Wednesday, October 13, 2010
Robert Chambers's THE BOOK OF DAYS
I've always enjoyed the newspaper's This Day in History feature. Imagine my delight when I discovered Robert Chambers's The Book of Days.
The Book of Days: A Miscellany of popular antiquities in connection with the calendar, including anecdote, biography & history, curiosities of literature, and oddities of human life and character (now there's a TITLE) is This Day in History plus, a la 1864 England.
Organized by the days of the calendar, each entry provides multiple tidbits of information about events that occurred on that day. The two volumes of the book are available in Google books Volume 1 here and Volume 2 here, but an easier-to-read, online searchable version is here.
As an example, here's some information from the entry for today, October 13. Each article starts, as my newspaper feature does, with those who were born and died on this date. Then, because The Book of Days is Victorian, the Feast Days come next.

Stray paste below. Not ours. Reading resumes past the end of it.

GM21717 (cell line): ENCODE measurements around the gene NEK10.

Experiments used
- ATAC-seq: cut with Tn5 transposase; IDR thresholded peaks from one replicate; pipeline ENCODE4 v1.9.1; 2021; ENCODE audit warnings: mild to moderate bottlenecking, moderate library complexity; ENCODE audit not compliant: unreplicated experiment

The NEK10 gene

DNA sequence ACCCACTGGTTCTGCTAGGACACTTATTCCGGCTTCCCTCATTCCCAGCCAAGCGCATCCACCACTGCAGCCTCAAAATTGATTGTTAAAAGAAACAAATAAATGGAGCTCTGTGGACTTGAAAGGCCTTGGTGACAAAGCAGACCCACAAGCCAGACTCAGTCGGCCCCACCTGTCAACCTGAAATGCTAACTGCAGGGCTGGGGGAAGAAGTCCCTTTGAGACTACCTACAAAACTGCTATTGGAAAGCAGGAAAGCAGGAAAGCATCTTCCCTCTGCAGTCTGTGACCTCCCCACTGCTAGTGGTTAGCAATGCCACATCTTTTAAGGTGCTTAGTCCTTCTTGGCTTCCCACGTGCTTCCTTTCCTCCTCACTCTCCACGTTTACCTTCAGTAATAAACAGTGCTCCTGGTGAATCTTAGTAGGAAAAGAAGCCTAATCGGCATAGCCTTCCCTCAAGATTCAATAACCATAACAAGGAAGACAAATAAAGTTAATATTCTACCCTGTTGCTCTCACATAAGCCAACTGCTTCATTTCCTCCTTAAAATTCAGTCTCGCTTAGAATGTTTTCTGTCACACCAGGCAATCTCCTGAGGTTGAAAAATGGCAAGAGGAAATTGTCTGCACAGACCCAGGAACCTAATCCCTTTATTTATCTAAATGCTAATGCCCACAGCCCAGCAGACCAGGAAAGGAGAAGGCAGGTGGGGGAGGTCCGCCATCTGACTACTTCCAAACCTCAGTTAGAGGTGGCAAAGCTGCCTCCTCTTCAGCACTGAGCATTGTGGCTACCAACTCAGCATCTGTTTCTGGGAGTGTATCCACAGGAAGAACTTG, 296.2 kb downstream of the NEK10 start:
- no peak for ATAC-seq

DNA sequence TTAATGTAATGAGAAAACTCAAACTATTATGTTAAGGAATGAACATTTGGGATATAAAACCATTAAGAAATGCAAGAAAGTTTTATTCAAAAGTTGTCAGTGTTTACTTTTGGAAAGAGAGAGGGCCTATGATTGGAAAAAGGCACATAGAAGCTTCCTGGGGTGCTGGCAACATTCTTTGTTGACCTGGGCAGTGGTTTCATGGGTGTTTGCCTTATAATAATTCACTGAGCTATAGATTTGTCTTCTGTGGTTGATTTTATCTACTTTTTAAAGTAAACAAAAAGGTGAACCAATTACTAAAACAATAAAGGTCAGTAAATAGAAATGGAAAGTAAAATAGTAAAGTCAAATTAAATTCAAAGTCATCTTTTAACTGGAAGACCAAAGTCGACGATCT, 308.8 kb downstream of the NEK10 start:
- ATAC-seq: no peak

On October 13, 1630, Sophia, Electress of Hanover and mother of George I of England was born. Also on this day in 1815, of interest to Regency authors like me, Joachim Murat, Bonapartist king of Naples, was shot and killed. Saints Faustus, Januarius, and Martialis, martyrs who died in 304, celebrate their Feast Day today.
Three essays follow: First, NOTES FROM AUBREY: ON ENGLISH MANNERS IN OLD TIMES, where we learn "The use of 'Your humble servant,' [as a greeting] came first into England on the marriage of Queen Mary, daughter of Henry IV of France to King Charles I." This article also explains the origin of the boar's head custom at Christmas and why certain dishes are eaten on feast days.
Next is the TRAGEDY OF THE GALAS FAMILY, a sad tale of French justice gone wrong, followed by the story of Mrs. Elizabeth Fry, who improved conditions among the prisoners at Newgate prison in London.
Today's entire entry is here: http://www.thebookofdays.com/months/oct/13.htm
Too bad I didn't blog on October 14, because the Battle of Hastings, which changed England from Saxon to French, was fought on October 14, 1066.
You learn something new every day. Enjoy.
Thank you all,
Welcome to My World of Historical Hilarity!